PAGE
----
nos-trum. pronunciation: \nos'-trum\. noun. Etymology: Latin, neuter of noster our, ours.
1. a medicine of secret composition recommended by its preparer but usually without scientific proof of its effectiveness.
2. a usually questionable remedy or scheme.
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Sunday, August 1, 2010

The Menu Of Worthless Therapies Continues To Grow

Pick an object--any object--imagine a magical power it could have.  Write a book about it and make a million dollars.  Welcome to the 21st Century.

I read an Assoc Press (Aug 1) article about a South Korean acupuncturist of some fame who had been performing moxibustion in combination with sticking needles in.  Moxibustion is one of those wacky claims that you can burn herbs on somebody's skin and it will somehow exert a therapeutic effect.

Anyway, this guy got in trouble with the medical board because he wasn't licensed to do the burning-herb thing.  So, the Constitutional Court had a hearing to decide whether guys like him could be licensed as alternative practitioners.

The petition failed, but the movement to validate approaches to medical treatment that have never been substantiated by well-designed, randomized, controlled trials is global.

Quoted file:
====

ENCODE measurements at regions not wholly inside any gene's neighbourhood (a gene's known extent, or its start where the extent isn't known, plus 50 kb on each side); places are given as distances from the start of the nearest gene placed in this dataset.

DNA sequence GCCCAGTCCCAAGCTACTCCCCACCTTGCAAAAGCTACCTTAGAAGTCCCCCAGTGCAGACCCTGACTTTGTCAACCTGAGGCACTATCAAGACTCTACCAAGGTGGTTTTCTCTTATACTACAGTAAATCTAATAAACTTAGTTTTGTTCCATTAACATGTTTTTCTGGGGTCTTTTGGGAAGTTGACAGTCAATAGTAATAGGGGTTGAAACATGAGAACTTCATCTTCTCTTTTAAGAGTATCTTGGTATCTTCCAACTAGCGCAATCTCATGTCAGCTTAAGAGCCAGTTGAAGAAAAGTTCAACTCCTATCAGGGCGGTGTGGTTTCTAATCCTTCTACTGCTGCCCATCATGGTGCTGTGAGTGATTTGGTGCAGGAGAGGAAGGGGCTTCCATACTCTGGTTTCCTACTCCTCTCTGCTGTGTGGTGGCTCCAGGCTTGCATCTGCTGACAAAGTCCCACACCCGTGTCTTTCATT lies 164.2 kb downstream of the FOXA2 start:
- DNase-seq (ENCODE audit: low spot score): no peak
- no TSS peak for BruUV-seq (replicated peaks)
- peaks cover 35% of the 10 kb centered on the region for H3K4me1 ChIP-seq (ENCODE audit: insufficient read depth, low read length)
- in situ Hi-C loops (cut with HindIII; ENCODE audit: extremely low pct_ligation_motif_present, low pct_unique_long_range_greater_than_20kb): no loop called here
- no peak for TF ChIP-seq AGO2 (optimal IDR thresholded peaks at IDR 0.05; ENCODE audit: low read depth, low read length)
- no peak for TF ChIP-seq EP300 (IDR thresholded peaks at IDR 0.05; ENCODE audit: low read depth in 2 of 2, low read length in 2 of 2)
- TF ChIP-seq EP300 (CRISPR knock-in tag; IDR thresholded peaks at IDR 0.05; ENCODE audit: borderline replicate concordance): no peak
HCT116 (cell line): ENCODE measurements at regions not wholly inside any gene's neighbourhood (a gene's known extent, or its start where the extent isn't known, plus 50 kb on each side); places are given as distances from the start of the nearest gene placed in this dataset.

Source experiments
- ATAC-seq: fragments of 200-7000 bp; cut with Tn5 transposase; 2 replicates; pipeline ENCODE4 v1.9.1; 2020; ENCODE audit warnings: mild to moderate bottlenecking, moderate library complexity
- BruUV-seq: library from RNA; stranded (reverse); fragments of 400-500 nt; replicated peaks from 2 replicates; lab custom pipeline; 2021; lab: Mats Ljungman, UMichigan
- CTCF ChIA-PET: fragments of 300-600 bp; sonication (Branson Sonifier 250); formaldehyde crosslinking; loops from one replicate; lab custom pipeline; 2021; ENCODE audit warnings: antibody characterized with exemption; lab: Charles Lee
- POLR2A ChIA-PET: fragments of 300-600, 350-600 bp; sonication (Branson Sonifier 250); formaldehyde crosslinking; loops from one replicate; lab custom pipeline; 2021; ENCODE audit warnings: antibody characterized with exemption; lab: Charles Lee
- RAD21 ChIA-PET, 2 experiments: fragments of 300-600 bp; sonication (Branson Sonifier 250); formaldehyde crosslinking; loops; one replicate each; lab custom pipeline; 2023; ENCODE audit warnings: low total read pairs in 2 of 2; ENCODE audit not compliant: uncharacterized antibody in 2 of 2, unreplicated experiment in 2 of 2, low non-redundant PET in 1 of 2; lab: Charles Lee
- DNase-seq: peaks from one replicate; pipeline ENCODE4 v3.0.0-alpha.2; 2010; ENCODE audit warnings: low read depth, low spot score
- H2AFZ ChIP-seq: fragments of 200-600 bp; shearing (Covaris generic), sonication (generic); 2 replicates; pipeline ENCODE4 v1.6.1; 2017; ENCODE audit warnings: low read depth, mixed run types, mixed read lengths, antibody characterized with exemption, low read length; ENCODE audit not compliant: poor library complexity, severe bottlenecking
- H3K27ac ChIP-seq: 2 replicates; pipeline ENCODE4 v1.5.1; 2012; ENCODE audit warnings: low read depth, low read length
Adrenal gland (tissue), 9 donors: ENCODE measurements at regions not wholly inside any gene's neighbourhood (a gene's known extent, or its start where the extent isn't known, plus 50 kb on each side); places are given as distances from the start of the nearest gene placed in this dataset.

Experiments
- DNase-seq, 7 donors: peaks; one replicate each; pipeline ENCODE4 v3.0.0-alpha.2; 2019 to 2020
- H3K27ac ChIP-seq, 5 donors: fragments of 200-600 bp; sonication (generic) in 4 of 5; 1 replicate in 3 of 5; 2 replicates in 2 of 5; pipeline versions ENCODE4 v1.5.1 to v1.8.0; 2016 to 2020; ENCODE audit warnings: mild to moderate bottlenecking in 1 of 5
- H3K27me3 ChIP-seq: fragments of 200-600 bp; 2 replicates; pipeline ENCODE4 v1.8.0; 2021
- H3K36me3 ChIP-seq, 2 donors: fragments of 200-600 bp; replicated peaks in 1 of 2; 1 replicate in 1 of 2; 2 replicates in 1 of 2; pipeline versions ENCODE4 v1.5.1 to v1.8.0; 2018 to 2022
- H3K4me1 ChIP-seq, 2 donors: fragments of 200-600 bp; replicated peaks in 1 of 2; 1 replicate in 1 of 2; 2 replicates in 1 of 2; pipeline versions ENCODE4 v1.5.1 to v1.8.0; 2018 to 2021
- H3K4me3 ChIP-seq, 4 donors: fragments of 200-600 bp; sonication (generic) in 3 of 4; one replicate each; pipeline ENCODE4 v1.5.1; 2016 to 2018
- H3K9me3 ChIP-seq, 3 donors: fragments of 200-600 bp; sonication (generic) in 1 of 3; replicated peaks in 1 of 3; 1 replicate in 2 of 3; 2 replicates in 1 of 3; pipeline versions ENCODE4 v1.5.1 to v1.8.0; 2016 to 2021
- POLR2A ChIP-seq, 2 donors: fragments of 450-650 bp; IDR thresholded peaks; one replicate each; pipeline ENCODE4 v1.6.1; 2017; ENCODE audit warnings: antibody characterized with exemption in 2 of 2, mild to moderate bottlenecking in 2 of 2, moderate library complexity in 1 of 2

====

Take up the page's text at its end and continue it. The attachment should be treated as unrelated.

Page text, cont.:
I'm reading Bausell's Snake Oil Science, which is a great book by a biostatistician who can write readably about what he does.  He also directed a federally funded program that was designed to look at CAM from an evidence-based perspective.

In common sense English, he describes the studies on acupuncture where the benefit obtained is fully explained by the placebo effect.  The experiments were able to show that benefit occurred because of one or all of the following:  (1) motivation to reduce pain, (2) desire to believe in the effectiveness, (3) the confidence in and authority expressed by the therapist, (4) various hand-waving techniques during the therapy.  He also talks about how with acupuncture there is an anticipation that releases endorphins, a process that reduces pain but has nothing to do with the procedure itself.

Recommended book.

I then did an experiment.  I went to Amazon, and plugged in "complementary and alternative medicine" into the search box.  Then I ranked the resulting thousands of books by "bestselling." 

The first book that showed any sign of being an evidence-based review of CAM was #420 on the list.  Amazing.  Reviewing the titles that preceded it was astonishing.  There are magical therapies that I had NO idea existed.

Here's my favorite, the #4 bestseller:  Earthing: The Most Important Health Discovery Ever?  In case you don't know what that is, here's from the publisher's blurb:
"Few people know it, but the ground provides a subtle electric signal that maintains health and governs the intricate mechanisms that make our bodies work-just like plugging a lamp into a power socket makes it light up. Modern lifestyle, including the widespread use of insulative rubber or plastic-soled shoes, has disconnected us from this energy and, of course, we no longer sleep on the ground as we did in times past."
Nuff said.  The species has regressed to pre-civilization ignorance.

Doc D

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